I’ve been making my way through two excellent new books, Courtney Martin’s Perfect Girls, Starving Daughters: The Frightening New Normalcy of Hating your Body and Jessica Valenti (of Feministing)’s Full Frontal Feminism: A Young Woman’s Guide to Why Feminism Matters. Valenti’s book showed up three days before Martin’s, so I’ll review it first as well.
I’ll be honest. I was worried I wasn’t going to like Jessica’s book, which would be a pity, because I really dig Jessica. The title made me wince, and the cover (featuring a young woman’s bare torso, reminiscent of the cover of Brumberg’s Body Project) didn’t make me much happier. Jessica told New York Magazine, in defense of her cover, …letâ€™s face it, no young woman is going to pick up a book with the womanâ€™s symbol with a fist on it. She may be right, but “naked stomach” or “clenched fist” seems a bit of a false dichotomy. Never mind. You can’t judge a book and all that… (Note: Ilyka Damen has a strong reaction to the cover. Read it here).
As I’ve been mentioning ’round these parts, I’m hitting 40 this month. I am excited about it for any number of reasons, but I am very aware that my ageing means I need to adapt my teaching. I was 27 when I started teaching women’s history here at PCC, a full year younger than Valenti is now. My students were mostly about 21-24, so I was essentially a slightly older peer. Now, I teach classes where the average age has dropped about three years(fewer reentry students, more kids coming to community college straight out of high school), and I’m a baker’s dozen years older. I’m now at least two decades older than most of my students. I do have a couple of students now whose fathers are younger than I am, and that number will inexorably increase each year. The “young and hip” label is fading, and that’s not a bad thing.
But I came into my feminism in the late 1980s and early 1990s. I did all my coursework in the second Reagan and Bush 41 administrations. I’m a “second wave” feminist through and through. And though I do try and “stay current”, it’s a much harder thing to do with seven classes of teaching and a regular life than it was when I was an undergrad or a beginning grad student. If I’m not careful, I risk teaching in a way that seems dated and antiquated. While ideas like “equality” and “parity” and “justice” never go out of style, the ways in which we talk about those ideas change regularly. And I’ve been acutely aware that I need to incorporate the voices of younger feminists in to my syllabus.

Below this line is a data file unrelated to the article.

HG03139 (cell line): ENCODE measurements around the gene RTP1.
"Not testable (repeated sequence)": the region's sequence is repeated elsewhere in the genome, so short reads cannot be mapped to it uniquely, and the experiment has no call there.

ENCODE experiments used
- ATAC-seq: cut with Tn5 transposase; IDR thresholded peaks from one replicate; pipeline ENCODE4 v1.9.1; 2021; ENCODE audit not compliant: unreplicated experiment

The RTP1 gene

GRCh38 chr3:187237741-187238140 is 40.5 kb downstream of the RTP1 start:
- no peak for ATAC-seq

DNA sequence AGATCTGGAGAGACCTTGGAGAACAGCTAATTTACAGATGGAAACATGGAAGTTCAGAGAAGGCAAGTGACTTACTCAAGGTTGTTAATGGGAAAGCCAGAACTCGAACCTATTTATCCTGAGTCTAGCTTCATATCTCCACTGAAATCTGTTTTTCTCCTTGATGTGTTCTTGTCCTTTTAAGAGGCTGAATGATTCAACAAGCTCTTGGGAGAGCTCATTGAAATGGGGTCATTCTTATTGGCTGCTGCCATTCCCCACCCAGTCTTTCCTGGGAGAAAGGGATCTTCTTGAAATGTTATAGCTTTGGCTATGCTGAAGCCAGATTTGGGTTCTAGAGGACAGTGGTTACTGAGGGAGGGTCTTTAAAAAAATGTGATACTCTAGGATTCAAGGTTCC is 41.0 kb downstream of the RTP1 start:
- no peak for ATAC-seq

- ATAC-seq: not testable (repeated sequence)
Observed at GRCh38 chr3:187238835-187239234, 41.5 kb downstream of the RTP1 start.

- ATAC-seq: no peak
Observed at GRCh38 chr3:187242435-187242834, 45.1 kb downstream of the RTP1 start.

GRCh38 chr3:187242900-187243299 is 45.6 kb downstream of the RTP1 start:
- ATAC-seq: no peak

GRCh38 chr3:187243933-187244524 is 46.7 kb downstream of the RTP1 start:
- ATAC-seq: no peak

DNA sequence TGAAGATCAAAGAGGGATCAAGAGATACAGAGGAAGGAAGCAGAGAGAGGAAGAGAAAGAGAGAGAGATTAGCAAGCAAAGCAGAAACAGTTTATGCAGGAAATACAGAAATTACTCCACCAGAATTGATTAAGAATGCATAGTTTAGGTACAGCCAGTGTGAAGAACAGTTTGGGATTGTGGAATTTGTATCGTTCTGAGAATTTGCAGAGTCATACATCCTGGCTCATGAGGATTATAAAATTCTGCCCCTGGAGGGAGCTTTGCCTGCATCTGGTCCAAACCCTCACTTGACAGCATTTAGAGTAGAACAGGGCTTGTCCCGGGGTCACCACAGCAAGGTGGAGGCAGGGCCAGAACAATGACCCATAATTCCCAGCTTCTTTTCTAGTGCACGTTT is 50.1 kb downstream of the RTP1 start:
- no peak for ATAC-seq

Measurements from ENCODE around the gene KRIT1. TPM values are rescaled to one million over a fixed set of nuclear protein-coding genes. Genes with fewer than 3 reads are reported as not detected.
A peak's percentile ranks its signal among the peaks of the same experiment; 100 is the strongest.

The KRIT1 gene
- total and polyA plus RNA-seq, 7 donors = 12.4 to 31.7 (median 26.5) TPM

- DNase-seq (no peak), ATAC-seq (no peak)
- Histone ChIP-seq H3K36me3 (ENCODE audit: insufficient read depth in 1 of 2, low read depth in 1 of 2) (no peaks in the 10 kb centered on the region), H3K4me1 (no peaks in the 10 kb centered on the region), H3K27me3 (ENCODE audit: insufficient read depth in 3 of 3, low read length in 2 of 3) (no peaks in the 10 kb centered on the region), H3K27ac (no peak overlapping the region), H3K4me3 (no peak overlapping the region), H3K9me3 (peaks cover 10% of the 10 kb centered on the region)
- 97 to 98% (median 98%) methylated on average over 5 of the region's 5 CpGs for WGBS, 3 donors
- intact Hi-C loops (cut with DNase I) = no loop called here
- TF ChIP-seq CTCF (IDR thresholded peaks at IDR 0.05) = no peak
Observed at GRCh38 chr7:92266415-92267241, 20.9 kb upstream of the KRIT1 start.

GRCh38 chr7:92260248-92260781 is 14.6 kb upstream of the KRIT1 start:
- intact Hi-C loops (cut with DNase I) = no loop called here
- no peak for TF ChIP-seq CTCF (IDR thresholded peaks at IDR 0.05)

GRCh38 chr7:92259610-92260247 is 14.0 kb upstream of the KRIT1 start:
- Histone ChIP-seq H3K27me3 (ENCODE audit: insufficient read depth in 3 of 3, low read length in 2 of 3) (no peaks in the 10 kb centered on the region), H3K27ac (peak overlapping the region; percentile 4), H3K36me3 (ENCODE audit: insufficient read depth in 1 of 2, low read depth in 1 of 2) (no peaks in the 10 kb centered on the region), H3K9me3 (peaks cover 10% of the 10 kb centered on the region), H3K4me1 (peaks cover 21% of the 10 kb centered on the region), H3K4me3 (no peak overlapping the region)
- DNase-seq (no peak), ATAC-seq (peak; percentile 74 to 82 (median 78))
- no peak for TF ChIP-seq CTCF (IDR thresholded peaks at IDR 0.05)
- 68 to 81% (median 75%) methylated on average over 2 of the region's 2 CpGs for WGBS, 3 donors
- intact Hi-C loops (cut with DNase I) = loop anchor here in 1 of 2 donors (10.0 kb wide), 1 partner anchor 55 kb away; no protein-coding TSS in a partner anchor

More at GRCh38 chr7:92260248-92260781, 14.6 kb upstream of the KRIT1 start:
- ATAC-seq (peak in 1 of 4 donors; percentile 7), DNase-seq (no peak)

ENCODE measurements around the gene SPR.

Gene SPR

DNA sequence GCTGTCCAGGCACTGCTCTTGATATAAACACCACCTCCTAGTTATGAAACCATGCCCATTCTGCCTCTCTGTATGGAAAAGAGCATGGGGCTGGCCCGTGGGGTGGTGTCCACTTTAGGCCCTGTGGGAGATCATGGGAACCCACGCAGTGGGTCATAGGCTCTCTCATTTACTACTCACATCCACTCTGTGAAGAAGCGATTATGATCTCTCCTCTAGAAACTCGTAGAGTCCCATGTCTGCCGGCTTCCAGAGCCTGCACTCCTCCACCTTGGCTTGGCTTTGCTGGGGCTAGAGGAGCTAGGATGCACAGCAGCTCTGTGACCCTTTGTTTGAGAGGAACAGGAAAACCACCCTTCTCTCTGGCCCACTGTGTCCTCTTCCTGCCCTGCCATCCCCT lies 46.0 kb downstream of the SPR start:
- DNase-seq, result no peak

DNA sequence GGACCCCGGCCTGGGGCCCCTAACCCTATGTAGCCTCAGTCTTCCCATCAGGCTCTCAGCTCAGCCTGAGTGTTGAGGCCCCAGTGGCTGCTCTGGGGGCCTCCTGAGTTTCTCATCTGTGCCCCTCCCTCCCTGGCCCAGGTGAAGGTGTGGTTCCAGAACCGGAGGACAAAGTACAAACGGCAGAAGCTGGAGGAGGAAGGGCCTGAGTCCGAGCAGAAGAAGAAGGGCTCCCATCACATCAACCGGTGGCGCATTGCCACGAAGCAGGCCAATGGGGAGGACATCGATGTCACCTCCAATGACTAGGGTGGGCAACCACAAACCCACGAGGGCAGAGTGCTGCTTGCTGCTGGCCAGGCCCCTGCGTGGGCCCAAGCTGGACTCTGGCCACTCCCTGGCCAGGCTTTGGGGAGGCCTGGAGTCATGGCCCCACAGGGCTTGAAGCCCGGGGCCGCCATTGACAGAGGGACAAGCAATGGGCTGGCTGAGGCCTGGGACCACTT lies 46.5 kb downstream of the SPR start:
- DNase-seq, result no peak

Full Frontal Feminism fits the bill perfectly. It’s a quick, easy read. Jessica’s style is much the same as it is on her blog: deceptively breezy. She writes conversationally and confessionally, as most good bloggers do; she uses profanity liberally enough to make me squirm just a little bit. But underneath this very accessible style, there’s a lot of depth. What Jessica does is lay out a powerful, impassioned polemic. She makes the case that not only is feminism still relevant to those born post-Roe, post-Watergate, and even post-Cold War — it’s still essential. The greatest single threat to women’s freedom is the widely accepted lie that feminism is no longer needed, that all of the important battles were won one (or now, two) generations ago. Jessica’s youth, her background, and her keen awareness of what matters to teen and twenty-something women make her the perfect messenger to update a message that goes back to Wollstonecraft’s Vindication of the Rights of Woman. This is the right book at the right time to play an important part in spreading the good news of an ongoing feminist revival.
I’ve decided to assign Full Frontal Feminism to my women’s studies class, starting this fall. I’ll still assign the aforementioned Body Project, and I’m not ready, yet, to accept that The Handmaid’s Tale is too dated to be relevant to students born years after its 1985 publication. And I love my main text, Through Women’s Eyes. But Jessica’s book fills an important niche, and I’m guessing my students will find it compelling, useful, and above all, helpful in moving them to a place where they too can “claim the name” of Feminist for themselves.